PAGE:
A PENNSYLVANIA man was sentenced to five years of probation for illegally voting for President Donald Trump on behalf of his dead mother in last year’s election. An Iowa woman who tried to vote twice for Mr. Trump in 2016 got two years probation and a $750 fine. Meanwhile, a Texas woman who cast a provisional ballot in the 2016 presidential election, illegal because she was on supervised release for a past felony conviction, has been sentenced to five years imprisonment.

Bruce Bartman, the Pennsylvania man, is White. So is Terri Lynn Rote, the Iowa woman. Crystal Mason, the Texas woman, is Black. The disparity in how these cases were handled is more than suggestive. Too often, people of color get the book thrown at them while their White counterparts get a slap on the wrist for the same or similar offense.

“I listened to too much propaganda and made a stupid mistake,” Mr. Bartman recently told the judge as he pleaded guilty to felony perjury and unlawful voting. Not only had the 70-year-old illegally used an absentee ballot he obtained in his deceased mother’s name to vote for Mr. Trump, but he also later fraudulently signed a letter claiming she was alive. “I don’t know what came over me,” Ms. Rote said. Ms. Mason also said she made a mistake but an innocent one. She hadn’t realized that because she was on federal supervised release after serving almost three years in prison for tax fraud, Texas considered her ineligible to vote. Ms. Mason’s probation officer acknowledged he had never warned her that she couldn’t vote and her provisional ballot was never counted, but that didn’t matter to Texas authorities, who pulled out all stops in prosecuting her.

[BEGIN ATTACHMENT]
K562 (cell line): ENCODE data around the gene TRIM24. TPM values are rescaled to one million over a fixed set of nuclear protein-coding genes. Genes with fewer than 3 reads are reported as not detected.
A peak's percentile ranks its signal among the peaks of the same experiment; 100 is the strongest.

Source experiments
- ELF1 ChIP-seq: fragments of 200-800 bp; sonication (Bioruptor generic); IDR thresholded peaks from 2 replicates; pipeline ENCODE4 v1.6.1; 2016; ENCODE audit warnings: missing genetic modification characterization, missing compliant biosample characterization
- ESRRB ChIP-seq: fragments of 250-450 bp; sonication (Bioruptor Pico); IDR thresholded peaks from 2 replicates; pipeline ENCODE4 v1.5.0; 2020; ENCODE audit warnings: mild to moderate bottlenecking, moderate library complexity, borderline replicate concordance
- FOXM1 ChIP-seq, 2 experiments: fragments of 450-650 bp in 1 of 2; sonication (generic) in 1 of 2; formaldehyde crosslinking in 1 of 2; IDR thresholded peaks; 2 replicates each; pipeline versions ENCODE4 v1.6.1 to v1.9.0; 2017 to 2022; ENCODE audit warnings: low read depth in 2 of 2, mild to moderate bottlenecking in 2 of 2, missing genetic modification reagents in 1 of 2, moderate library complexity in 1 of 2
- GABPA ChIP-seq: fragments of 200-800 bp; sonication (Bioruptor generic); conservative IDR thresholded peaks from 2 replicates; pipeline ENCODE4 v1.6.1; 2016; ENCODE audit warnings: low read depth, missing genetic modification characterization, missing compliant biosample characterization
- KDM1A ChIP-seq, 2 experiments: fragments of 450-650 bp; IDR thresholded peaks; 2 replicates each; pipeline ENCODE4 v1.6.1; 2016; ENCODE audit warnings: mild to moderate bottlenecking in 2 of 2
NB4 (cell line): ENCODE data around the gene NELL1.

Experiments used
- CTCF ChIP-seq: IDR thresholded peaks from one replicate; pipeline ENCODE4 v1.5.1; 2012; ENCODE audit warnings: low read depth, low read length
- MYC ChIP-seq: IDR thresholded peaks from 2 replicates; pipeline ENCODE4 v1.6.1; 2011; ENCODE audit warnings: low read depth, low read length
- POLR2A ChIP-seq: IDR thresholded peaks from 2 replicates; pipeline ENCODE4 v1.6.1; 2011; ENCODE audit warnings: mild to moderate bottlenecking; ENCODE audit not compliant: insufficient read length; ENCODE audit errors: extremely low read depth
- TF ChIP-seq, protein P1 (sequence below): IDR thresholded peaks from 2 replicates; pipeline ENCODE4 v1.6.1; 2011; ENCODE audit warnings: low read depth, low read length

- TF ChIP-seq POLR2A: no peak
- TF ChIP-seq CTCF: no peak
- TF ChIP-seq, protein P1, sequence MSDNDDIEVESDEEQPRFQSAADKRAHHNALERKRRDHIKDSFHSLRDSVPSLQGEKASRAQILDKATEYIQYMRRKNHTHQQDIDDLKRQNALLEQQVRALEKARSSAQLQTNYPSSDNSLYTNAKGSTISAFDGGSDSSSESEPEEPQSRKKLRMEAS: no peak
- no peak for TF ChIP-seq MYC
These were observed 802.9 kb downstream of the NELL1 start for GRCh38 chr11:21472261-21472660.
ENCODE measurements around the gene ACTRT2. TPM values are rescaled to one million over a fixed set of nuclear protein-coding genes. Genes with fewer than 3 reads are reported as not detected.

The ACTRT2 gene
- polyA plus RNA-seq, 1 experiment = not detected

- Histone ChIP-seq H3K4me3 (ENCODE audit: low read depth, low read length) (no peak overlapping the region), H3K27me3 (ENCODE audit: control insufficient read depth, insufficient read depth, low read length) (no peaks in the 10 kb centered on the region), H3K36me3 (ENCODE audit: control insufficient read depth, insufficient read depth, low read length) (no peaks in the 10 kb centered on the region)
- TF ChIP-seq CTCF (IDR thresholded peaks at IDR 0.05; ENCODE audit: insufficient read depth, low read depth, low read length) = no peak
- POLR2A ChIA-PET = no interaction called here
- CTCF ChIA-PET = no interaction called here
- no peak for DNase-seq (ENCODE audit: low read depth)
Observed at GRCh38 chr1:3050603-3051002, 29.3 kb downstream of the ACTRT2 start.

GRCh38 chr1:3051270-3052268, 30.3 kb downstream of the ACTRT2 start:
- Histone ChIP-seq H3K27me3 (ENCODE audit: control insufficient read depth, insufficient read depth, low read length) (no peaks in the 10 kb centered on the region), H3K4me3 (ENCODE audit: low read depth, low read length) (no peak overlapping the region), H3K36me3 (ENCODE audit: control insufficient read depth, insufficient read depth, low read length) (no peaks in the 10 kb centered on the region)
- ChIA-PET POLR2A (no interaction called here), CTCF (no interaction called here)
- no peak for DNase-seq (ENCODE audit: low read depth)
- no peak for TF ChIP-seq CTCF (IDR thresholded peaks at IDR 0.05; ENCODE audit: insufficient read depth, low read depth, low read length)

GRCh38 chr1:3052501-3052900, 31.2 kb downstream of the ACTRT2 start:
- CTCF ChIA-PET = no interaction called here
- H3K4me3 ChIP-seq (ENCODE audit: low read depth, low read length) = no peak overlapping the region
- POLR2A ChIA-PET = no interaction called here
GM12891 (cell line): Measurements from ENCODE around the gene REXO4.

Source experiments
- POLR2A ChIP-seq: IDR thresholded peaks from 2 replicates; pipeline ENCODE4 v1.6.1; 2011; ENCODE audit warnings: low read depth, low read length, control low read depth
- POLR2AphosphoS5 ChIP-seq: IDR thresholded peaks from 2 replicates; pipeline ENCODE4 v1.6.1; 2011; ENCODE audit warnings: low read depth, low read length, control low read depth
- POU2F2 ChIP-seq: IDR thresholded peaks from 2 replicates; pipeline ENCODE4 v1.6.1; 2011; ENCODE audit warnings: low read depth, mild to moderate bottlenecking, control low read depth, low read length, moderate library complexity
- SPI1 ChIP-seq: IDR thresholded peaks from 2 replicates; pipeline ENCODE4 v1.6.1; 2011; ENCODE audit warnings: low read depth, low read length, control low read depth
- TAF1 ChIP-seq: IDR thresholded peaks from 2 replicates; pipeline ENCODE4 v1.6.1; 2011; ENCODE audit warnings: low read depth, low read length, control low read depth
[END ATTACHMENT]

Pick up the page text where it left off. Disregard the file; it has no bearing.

The American Civil Liberties Union, which has joined the legal team pursuing her ongoing appeal, has noted that the same office that prosecuted Ms. Mason’s case agreed in 2018 to a sentence of five years’ probation for a White Republican justice of the peace who had pleaded guilty to submitting fake signatures to secure a place on a primary ballot. “It was to make an example out of me,” said Ms. Mason, echoing the view that her prosecution was intended to send a message to minority voters to stay away from the polls.

There are, as the fact-checking website Snopes.com pointed out, distinctions in state laws and sentencing guidelines that may account for some of the differences in the outcomes of the cases. But we do not believe that Ms. Mason would be facing a five-year prison sentence if she were White. As Rep. Ro Khanna (D-Calif.) asked in a Facebook post, “How is this fair?”

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